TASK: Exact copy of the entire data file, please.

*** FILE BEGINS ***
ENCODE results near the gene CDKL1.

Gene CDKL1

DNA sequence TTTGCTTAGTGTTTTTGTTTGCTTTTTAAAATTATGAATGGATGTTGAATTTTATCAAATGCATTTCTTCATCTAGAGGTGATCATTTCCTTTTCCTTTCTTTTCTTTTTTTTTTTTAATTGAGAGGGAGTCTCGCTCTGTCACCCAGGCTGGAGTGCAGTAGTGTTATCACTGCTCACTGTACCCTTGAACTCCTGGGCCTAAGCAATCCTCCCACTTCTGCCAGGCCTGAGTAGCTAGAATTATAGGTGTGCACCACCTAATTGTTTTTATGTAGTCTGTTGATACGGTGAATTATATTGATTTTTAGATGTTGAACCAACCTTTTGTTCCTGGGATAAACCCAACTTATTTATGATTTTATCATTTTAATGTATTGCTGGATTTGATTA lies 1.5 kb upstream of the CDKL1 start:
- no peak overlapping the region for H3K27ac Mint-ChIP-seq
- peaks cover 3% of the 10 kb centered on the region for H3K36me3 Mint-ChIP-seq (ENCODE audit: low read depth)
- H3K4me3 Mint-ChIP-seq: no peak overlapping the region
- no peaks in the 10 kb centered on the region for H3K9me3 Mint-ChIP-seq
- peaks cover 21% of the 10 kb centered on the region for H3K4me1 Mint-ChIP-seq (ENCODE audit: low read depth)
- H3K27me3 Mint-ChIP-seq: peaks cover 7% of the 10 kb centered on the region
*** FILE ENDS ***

ENCODE results near the gene CDKL1.

Gene CDKL1

DNA sequence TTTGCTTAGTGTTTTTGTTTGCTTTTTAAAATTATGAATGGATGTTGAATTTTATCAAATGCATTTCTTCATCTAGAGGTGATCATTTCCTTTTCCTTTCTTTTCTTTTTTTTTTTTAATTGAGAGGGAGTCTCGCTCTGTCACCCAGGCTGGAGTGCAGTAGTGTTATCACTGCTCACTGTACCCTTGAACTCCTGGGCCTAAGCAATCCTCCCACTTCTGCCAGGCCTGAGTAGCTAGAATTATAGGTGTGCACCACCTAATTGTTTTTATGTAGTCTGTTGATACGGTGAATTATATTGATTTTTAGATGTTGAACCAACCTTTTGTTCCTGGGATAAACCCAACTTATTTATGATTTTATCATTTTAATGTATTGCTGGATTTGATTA lies 1.5 kb upstream of the CDKL1 start:
- no peak overlapping the region for H3K27ac Mint-ChIP-seq
- peaks cover 3% of the 10 kb centered on the region for H3K36me3 Mint-ChIP-seq (ENCODE audit: low read depth)
- H3K4me3 Mint-ChIP-seq: no peak overlapping the region
- no peaks in the 10 kb centered on the region for H3K9me3 Mint-ChIP-seq
- peaks cover 21% of the 10 kb centered on the region for H3K4me1 Mint-ChIP-seq (ENCODE audit: low read depth)
- H3K27me3 Mint-ChIP-seq: peaks cover 7% of the 10 kb centered on the region